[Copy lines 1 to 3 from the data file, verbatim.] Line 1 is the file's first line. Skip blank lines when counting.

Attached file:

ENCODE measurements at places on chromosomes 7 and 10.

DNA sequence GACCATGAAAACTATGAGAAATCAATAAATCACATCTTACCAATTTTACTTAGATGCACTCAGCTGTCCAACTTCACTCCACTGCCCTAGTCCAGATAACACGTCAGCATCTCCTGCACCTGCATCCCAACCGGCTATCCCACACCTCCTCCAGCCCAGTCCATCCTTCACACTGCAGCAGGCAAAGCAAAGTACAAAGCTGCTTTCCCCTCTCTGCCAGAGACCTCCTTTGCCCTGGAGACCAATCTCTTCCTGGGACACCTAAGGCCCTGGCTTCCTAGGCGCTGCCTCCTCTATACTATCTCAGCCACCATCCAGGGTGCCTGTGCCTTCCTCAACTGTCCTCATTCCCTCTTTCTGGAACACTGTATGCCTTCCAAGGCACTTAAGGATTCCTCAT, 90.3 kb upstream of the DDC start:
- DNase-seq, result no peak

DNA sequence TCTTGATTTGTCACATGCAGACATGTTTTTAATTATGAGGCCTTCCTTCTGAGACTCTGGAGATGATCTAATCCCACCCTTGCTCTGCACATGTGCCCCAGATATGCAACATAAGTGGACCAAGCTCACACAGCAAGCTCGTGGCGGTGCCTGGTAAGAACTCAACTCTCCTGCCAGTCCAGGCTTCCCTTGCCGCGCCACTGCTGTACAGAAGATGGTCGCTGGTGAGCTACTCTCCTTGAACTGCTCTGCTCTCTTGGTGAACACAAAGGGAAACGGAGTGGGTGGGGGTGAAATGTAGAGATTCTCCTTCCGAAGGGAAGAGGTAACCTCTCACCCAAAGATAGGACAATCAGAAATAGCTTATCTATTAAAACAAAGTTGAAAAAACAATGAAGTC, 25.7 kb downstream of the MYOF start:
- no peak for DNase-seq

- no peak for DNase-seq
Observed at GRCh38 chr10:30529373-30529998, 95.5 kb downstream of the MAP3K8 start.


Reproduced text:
ENCODE measurements at places on chromosomes 7 and 10.

DNA sequence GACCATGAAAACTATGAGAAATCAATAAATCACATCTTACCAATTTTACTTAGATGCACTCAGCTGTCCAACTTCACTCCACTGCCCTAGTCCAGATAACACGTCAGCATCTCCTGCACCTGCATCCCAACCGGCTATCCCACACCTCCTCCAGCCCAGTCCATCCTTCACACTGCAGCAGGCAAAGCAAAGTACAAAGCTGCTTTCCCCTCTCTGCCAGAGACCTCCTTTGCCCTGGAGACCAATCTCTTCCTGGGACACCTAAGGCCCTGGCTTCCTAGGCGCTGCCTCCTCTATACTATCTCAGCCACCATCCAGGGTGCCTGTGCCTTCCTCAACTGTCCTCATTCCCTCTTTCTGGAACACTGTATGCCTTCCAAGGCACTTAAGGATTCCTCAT, 90.3 kb upstream of the DDC start:
- DNase-seq, result no peak